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UA Cancer Center Researchers Advocate new Approach To Treat Rare Tissue Disorder

Researchers at the University of Arizona Cancer Center are advocating a new treatment approach for a rare connective tissue disorder called “Scleredema of Buschke.”

Scleredema of Buschke causes decreased range of motion, decreased sensation, pain and poor physical appearance, mostly around the shoulder and neck areas.

In a recent case study published in the journal Advances in Radiation Oncology, Tijana Skrepnik, MD, Silvija Gottesman, MD, and Baldassarre Stea, MD, PhD, demonstrated radiation therapy (RT) as a simpler way to manage this rare condition, focusing on one treatment option rather than a multitude of approaches. According to the paper, “RT is convenient, brief, noninvasive and well-tolerated.”

Radiation Therapy is a high-energy beam of X-rays focused on a specific area to destroy abnormal cells, with every effort made to preserve normal tissue.

“The reason why this approach can prove more successful than established methods of treating Scleredema of Buschke is because it has very few (if any) systemic...

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A Message from the Senior Vice President for Health Sciences

I am writing to follow-up on my March 17th communication announcing the departure of Dean Stuart D. Flynn, MD.  Dean Flynn’s last day of service to the University will be April 15, 2016. I want to again express my appreciation to Stuart for his leadership and commitment to building an outstanding new medical school – the UA College of Medicine – Phoenix.

I recently met with the members of the College’s leadership team to solicit their input, and will soon announce the formation of the committee that will lead the national search for our next Dean. In the interim, I am pleased to announce the appointment of Kenneth S. Ramos, MD, PhD, as Interim Dean of the College of Medicine – Phoenix, effective April 18, 2016.

Many of you have come to know Dr. Ramos from his role as UAHS Associate Vice President for Precision Health Sciences and Director of the Center for Applied Genetics and Genomic Medicine. He also has served as Director of the College of Medicine – Tucson MD/PhD program and was co-Principal Investigator (together with Dr. Charles Cairns and me) of the UAHS Clinical and Translational Sciences Award (CTSA) application...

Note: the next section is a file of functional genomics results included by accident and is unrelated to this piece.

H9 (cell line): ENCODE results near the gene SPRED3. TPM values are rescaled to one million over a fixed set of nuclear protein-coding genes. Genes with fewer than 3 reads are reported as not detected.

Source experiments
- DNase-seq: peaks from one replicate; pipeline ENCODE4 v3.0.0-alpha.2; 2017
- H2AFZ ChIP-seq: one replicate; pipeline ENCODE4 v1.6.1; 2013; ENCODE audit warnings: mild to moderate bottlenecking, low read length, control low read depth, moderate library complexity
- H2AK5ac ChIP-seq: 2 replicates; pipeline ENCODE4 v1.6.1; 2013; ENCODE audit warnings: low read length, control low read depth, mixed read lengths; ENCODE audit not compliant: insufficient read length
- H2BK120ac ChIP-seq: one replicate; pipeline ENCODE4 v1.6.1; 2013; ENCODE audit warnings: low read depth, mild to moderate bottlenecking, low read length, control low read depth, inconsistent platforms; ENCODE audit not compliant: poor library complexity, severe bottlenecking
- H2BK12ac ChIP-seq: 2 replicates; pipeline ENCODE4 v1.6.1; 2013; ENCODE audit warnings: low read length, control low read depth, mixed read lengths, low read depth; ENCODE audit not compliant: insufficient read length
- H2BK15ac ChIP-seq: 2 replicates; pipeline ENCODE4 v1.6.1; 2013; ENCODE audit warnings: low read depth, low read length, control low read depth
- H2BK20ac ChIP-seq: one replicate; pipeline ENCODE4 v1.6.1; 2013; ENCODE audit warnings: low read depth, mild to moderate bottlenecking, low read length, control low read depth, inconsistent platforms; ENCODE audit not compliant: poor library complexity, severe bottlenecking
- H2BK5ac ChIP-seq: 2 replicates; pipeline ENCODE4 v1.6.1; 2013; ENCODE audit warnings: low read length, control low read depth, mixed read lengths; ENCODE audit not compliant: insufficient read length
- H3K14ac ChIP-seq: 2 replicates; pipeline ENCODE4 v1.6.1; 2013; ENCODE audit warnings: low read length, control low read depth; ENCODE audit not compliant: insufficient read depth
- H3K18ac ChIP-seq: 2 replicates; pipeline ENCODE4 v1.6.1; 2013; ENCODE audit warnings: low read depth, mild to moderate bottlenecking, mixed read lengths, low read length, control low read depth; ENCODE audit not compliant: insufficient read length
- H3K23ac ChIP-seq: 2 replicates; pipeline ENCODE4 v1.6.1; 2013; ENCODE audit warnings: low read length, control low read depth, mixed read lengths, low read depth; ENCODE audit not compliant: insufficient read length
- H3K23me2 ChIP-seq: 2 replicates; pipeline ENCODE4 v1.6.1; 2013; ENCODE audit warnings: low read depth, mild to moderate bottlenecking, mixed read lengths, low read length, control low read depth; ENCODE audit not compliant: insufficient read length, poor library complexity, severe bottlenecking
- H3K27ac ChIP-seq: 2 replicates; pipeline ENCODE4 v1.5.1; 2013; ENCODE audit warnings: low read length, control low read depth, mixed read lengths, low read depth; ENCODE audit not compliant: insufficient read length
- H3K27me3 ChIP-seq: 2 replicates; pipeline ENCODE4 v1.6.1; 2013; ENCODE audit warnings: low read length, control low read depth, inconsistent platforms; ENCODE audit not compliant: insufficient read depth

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UA College of Medicine – Tucson Ups Its Commitment to Fight Opioid Epidemic

The University of Arizona College of Medicine – Tucson has committed to enhancing its opioid and addiction education to align with the newly released U.S. Centers for Disease Control and Prevention Guideline for Prescribing Opioids for Chronic Pain.

“Students currently learn about acute and chronic pain management, opiates and addiction, and as we revise our curriculum we will readdress the content in light of the new guidelines,” said Deputy Dean of Education Kevin Moynahan, MD, FACP.

According to the CDC, the rate for drug poisoning deaths involving opioid analgesics nearly quadrupled from 1999 to 2013, and the overuse and abuse of opioid painkillers is a major public health problem that kills nearly 15,000 Americans each year.

For more information about the recent White House announcement, visit https://www.whitehouse.gov/the-press-office/2016/03/29/fact-sheet-obama-administration-announces-additional-actions-address...

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UA College of Medicine – Tucson and Banner – University Medical Center Co-Sponsor Inaugural Desert Lung Disease Conference, April 15-16

For most people, the idea of having lung cancer or end-stage lung disease sounds like a death sentence.

 That’s not the case, according to surgeons Samuel Kim, MD, and Scott Lick, MD, two physicians at the University of Arizona College of Medicine – Tucson and Banner – University Medical Center (UMC). They have organized the inaugural Desert Lung Disease Conference, to be held Friday and Saturday, April 15 and 16, at the J.W. Marriott Starr Pass Resort, 3800 W. Starr Pass Blvd., Tucson, to discuss treatment options clinical practitioners might consider for their patients.

Dr. Kim said topics will range from “Imaging and Bronchoscopy for Lung Failure” to “Minimally Invasive Surgery for Lung Cancer,” with other themes including COPD, interstitial lung disease, pulmonary fibrosis and hypertension, medical imaging, radiation therapy and surgical considerations for lung transplantation.

“This event allows us to showcase our premier clinical programs at Banner – UMC and provide education to trainees, nurses and physicians,” said Ken Knox, MD,...

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‘Building Better Joints … Recent Advances in Cartilage Regeneration’ Subject of UA Arthritis Center Lecture, April 6

“Building Better Joints … Recent Advances in Cartilage Regeneration,” a free lecture open to the public, will be presented Wednesday, April 6, 6-7:15 p.m., at Banner – University Medical Center Tucson, DuVal Auditorium, 1501 N. Campbell Ave., Tucson. The 75-minute presentation will include time for questions and answers, and light refreshments will be provided.

More than 30 million Americans suffer from painful arthritis in their joints caused by osteoarthritis, while the most common types of knee pain are caused by a breakdown in cartilage. Currently, damaged joints often are replaced with metal and plastic parts that can break down over time and limit range of motion.

Remarkable findings that could change the way doctors treat patients with damaged joints due to cartilage breakdown will be revealed by John Szivek, PhD, a senior scientist in the University of Arizona Arthritis Center and director of the Robert G. Volz, MD, Orthopaedic Research Laboratory. Dr. Szivek and his team are continuing their discoveries that have led to the ability to grow cartilage cells...